“How to Train Your Dragon: The Hidden World”: The perfect ending to a phenomenal trilogy

David Eckstein

The time has come to bid farewell to one of Dreamworks’ most critically acclaimed film series. The third and final movie of the trilogy, “How to Train Your Dragon: The Hidden World,” stands up well to the first two installments.

Courtesy of Universal Pictures.

The story starts with Hiccup (Jay Baruchel), now chief of his homeland Berk, protecting their dragon utopia. That all changes when his Night Fury dragon, Toothless, discovers a “Light Fury”, an elusive female dragon. Realizing Toothless isn’t the last of his kind, Hiccup allows his dragon to seek out his new mate which leads them to the hidden world, a beautifully rendered paradise. Little do our heroes know that a new threat named Grimmel (F. Murray Abraham) believes that dragons are a menace to Vikings and plans to wipe them all out. From breathtaking flying scenes to drama-enhanced storytelling, it’s a film that serves as a fitting capper to this trilogy.

One thing to take away from this film is the characters’ arcs. The movie expertly continues the progression of most characters, particularly Hiccup and Toothless. It doesn’t feel like we’re seeing the same characters for the third time in a row. The story shows how far all these characters have evolved. This movie really dives into what keeps them together, while also taking them in new directions.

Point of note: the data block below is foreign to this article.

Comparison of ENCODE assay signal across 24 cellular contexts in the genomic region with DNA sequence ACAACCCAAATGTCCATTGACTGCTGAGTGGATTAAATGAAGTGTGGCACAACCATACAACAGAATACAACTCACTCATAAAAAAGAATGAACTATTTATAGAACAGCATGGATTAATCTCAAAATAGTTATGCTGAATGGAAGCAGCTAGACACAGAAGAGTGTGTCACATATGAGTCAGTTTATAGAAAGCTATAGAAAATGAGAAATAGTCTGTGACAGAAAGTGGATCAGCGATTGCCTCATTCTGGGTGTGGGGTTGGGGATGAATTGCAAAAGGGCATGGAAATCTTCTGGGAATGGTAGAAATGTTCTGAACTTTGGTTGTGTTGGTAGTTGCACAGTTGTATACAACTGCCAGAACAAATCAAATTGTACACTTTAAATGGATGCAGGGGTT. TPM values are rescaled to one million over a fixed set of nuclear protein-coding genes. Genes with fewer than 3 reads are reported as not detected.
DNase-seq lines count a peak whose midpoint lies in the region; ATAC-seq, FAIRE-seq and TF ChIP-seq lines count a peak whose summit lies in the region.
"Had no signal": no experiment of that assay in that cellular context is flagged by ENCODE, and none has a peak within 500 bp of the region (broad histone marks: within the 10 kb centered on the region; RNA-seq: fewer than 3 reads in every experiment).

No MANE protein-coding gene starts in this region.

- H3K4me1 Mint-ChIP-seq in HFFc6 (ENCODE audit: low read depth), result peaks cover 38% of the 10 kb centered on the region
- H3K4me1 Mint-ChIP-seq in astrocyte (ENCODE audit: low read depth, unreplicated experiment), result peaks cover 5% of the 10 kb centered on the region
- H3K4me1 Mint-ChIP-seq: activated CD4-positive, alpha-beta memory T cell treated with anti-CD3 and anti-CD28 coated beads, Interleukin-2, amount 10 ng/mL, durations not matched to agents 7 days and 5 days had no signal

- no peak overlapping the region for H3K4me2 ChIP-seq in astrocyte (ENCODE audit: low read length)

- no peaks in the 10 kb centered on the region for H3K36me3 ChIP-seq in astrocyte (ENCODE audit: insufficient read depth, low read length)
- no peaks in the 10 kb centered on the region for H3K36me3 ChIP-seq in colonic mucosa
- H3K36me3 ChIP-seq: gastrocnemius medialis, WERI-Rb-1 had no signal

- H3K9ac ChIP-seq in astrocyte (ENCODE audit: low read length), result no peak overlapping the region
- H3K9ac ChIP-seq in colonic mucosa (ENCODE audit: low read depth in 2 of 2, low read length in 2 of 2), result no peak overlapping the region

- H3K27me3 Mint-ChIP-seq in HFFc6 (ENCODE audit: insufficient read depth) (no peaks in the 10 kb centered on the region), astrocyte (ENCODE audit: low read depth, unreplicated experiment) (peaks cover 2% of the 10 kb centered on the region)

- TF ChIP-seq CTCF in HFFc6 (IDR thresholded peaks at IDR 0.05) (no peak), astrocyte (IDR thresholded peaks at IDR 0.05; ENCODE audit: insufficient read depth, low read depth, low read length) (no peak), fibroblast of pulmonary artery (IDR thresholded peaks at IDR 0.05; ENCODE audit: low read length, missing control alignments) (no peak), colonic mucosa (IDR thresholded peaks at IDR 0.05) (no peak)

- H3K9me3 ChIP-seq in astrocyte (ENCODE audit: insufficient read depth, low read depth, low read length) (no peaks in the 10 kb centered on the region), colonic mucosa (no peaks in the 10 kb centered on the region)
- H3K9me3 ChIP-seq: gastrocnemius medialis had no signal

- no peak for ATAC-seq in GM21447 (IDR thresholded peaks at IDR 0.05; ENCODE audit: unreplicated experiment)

I could go all day on how much I love the animation. It’s just unbelievable. My personal favorite character animation is Toothless. The animators and everyone else behind these films go out of their way to convince you this dragon is alive. From his clumsy courtship to the dialogue in his expressions, you feel like this creature is real.  Even though he doesn’t talk, you know what he’s saying. It doesn’t stop there. This film is full of great creature designs, phenomenal backgrounds, and fantastic 3-D effects that make you feel like you’re soaring through the clouds.

If I had to point out one negative, it’s that the film doesn’t really focus on the hidden world–the place in the title of the film. The location is used more as a destination, rather than the main focus of the movie. However, the focus is where it should be, on these characters and seeing how they develop and change. And that is the key word that best describes the theme of this movie — change. This trilogy serves as an analogy to growing up and becoming a better person, not just by learning from our experiences — both good and bad — but also by showing that we don’t have to fight our battles alone and that those around us can make us better.

The ending to this film is so emotional and so perfect, I really hope this series stops here. I won’t give anything away on how it plays out or what happens. All I have to say is, go see it. You’ll treasure every moment.

Rating: 4.5 out of 5 sails

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